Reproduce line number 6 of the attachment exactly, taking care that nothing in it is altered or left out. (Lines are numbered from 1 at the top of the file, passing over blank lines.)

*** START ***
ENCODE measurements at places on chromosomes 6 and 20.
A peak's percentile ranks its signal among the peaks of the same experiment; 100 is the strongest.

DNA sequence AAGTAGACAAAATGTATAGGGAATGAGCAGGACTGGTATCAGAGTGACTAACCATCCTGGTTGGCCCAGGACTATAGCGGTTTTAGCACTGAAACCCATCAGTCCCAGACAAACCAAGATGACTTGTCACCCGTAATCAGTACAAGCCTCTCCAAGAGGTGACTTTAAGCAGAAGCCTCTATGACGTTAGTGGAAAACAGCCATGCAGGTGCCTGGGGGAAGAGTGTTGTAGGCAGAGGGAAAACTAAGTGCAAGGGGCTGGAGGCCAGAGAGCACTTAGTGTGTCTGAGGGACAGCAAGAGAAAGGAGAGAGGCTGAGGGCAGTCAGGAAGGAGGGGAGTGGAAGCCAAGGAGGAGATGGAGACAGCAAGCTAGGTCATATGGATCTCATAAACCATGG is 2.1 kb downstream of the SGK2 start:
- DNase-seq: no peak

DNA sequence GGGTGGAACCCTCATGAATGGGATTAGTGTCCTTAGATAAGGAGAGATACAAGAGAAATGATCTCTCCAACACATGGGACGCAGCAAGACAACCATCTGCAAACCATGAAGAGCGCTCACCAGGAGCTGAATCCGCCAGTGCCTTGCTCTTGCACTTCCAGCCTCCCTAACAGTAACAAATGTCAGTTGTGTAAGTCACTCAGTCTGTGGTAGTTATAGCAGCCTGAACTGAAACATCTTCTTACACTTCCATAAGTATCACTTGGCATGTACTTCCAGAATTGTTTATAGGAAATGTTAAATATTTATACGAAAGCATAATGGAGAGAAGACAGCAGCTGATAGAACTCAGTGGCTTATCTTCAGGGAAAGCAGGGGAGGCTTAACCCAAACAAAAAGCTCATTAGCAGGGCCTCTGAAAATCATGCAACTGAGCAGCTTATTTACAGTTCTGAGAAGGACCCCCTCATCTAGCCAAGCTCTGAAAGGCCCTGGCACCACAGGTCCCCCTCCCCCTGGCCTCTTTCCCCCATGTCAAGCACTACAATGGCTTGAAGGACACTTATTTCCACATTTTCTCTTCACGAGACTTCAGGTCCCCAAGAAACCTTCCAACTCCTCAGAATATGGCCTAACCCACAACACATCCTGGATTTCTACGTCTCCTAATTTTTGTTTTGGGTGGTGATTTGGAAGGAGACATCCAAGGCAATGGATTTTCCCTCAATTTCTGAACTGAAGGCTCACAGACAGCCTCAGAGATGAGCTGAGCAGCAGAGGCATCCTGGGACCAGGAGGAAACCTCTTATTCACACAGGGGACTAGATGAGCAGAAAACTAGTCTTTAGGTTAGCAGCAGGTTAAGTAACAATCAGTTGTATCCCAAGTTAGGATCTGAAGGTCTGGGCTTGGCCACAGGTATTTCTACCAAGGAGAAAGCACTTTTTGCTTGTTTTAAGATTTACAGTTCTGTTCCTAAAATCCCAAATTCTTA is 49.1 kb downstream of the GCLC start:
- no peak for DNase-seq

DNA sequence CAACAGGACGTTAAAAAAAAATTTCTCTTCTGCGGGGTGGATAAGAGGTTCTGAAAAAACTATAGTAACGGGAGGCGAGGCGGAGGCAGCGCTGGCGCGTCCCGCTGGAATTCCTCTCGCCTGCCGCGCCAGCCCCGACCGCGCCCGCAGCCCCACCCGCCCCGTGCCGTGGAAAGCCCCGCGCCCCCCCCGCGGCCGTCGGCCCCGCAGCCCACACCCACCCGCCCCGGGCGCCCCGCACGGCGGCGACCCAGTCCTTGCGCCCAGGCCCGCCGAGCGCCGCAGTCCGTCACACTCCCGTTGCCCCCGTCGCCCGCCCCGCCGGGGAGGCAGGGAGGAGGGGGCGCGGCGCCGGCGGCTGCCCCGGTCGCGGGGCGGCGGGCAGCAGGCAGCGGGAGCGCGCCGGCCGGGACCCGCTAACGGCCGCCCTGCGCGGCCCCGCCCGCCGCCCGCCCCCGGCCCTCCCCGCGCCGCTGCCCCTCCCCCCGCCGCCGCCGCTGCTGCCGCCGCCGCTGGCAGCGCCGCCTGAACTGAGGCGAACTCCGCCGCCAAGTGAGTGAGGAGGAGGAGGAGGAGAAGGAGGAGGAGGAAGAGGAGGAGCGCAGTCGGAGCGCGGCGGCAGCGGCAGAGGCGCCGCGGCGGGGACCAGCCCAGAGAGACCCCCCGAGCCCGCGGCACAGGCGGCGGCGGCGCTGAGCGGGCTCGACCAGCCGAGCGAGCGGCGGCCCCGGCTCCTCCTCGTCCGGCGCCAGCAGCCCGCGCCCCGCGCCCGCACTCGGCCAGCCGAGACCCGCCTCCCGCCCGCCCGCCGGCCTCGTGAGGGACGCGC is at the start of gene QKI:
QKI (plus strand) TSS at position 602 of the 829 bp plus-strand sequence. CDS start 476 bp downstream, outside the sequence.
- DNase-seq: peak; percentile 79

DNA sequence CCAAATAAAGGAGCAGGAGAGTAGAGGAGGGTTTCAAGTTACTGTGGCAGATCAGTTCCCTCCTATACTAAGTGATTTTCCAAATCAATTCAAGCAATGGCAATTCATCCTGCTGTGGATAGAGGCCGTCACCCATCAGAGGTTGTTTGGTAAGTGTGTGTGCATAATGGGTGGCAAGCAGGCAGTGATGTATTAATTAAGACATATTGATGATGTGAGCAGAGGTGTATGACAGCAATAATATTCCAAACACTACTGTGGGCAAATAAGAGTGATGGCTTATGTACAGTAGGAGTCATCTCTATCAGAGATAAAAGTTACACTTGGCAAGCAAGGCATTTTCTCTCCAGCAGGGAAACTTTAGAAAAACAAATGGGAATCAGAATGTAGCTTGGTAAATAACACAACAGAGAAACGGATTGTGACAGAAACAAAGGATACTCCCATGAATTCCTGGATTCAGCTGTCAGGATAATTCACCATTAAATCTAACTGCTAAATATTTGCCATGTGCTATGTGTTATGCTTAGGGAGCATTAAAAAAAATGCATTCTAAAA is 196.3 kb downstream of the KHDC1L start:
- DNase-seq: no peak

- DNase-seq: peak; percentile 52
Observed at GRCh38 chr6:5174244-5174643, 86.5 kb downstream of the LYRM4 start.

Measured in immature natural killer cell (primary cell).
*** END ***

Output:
- no peak for DNase-seq